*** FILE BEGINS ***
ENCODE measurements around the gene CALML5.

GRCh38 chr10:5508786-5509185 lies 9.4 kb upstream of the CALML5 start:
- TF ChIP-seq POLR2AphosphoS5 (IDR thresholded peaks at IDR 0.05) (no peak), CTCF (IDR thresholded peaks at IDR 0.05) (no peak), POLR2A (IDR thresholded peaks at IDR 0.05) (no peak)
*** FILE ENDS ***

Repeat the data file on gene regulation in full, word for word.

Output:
ENCODE measurements around the gene CALML5.

GRCh38 chr10:5508786-5509185 lies 9.4 kb upstream of the CALML5 start:
- TF ChIP-seq POLR2AphosphoS5 (IDR thresholded peaks at IDR 0.05) (no peak), CTCF (IDR thresholded peaks at IDR 0.05) (no peak), POLR2A (IDR thresholded peaks at IDR 0.05) (no peak)